The Wisconsin State Journal has started something of a crusade to stop electing state Supreme Court justices and have them appointed instead. A guest commentary the State Journal published this morning echoing the paper's editorial position says the way judges are currently picked is becoming "increasingly dysfunctional" and "destructive of judicial independence and public confidence in the courts." No disagreement so far.
But then the column's author astounds with his conclusion that "(m)erit selection of judges is the only way to repair these problems."
The only way?
The first state Supreme Court election was held in Wisconsin in 1852 and for over 150 years elections produced a high court that enjoyed the citizenry's trust. It was not until last April's election that the public's confidence was profoundly shaken.
Given this history, why would anyone conclude that the "only way" to fix what's gone wrong with our system is to do away with elections? With all due respect to the State Journal's guest columnist, there is another way. Instead of taking away the vote, we could repair what's gone wrong with our judicial elections and restore them to good working order so they once again serve the state the way they did for a century and a half.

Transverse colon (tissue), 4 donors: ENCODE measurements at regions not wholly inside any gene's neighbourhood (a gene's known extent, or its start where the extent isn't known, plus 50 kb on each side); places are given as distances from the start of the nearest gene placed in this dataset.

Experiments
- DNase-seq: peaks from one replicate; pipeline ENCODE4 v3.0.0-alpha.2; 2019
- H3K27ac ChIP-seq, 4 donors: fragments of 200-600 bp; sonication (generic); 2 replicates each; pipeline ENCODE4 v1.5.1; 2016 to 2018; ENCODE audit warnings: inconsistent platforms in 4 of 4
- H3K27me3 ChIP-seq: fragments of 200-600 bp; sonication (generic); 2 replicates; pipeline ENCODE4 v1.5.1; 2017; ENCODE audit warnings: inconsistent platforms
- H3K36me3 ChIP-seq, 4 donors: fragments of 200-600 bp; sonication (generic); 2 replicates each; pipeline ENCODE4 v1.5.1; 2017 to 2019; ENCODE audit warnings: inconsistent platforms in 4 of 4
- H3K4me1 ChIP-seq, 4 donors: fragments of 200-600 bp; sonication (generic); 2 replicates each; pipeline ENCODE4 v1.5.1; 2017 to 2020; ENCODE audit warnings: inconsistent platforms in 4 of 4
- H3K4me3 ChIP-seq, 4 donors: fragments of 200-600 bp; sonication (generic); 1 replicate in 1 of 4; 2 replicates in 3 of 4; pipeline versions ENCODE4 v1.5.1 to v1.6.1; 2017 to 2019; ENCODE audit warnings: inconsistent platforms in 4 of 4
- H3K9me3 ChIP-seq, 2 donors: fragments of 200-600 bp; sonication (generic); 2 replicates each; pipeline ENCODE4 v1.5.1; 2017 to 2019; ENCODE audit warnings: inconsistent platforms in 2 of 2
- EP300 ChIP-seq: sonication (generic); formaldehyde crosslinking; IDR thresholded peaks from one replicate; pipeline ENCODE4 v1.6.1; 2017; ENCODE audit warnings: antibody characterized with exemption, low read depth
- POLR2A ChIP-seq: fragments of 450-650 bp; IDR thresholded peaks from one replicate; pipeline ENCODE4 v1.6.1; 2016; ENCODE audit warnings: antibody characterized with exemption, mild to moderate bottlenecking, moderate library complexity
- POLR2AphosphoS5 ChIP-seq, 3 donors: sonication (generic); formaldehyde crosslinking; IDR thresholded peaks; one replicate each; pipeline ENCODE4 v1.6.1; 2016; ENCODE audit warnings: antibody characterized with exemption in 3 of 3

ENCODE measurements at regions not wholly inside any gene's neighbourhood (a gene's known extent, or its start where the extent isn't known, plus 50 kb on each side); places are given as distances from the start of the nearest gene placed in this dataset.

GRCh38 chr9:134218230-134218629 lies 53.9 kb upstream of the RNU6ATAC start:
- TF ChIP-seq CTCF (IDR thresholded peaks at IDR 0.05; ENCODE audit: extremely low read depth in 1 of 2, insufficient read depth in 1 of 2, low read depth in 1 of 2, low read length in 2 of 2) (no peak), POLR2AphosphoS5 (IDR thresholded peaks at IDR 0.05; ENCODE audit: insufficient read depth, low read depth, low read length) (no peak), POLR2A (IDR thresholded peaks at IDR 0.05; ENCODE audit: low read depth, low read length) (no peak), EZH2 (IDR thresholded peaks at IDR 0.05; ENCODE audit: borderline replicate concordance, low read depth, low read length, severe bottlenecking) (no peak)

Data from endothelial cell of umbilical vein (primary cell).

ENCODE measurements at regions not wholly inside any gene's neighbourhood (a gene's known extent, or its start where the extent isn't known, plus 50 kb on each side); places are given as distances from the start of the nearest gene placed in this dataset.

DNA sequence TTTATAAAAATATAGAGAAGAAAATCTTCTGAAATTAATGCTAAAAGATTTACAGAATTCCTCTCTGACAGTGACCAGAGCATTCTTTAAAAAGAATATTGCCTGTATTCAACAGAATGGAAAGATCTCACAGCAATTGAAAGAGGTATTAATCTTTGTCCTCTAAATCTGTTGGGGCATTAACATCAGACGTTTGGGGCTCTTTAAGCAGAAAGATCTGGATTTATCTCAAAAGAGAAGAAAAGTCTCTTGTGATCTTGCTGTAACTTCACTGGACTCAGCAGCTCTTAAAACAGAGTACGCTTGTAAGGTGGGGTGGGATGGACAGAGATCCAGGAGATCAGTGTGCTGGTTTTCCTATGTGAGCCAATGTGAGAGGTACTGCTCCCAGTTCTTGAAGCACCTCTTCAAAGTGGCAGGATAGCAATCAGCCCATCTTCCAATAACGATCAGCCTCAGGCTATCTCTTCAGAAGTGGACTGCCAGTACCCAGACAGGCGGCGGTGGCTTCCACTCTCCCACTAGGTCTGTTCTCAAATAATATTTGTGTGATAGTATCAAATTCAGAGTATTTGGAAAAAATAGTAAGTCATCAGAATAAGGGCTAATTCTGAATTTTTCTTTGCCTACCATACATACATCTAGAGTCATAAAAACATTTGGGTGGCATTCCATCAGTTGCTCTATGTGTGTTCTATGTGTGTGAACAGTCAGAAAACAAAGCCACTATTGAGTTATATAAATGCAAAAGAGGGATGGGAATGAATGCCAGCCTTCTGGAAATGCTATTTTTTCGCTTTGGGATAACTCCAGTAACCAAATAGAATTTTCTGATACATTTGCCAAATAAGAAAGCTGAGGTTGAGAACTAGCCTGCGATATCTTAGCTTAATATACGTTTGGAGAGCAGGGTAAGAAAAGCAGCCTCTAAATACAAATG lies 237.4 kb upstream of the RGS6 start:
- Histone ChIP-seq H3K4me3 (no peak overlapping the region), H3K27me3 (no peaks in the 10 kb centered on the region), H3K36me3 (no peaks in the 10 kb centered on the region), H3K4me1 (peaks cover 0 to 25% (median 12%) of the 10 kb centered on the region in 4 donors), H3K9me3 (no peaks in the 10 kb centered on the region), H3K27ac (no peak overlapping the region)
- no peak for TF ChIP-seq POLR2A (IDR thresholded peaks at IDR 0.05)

Appointing judges under a system like merit selection has its virtues but also conspicuous drawbacks, not the least of which is its elitist premise. And there is both good and bad that comes with electing judges. Wisconsin got a heavy dose of the bad in last year's election.
What the choice between appointing and electing judges comes down to is whether or not Wisconsin will continue to place its faith in its citizens to pick good judges to serve on our state's highest court, as we have for over 150 years.
I say let the people decide. But state Supreme Court elections are being corrupted. They're being taken over by powerful special interests and party bosses. They need to be reformed in a way that gives them back to the people.
All seven current members of the Supreme Court – from the most conservative justice to the most liberal – recently signed a letter calling for publicly financed judicial campaigns. This is incredibly significant. Our Supreme Court is not unanimous about much of anything. But the justices are unanimous about this. They support elections for the high court, but they want those elections cleaned up.
The public agrees. Polling done in Wisconsin by a leading Republican opinion research firm for the national Justice at Stake Campaign showed that 65 percent of state residents support publicly financed Supreme Court elections. When given arguments both for and against such reform, support for it went up to 75 percent.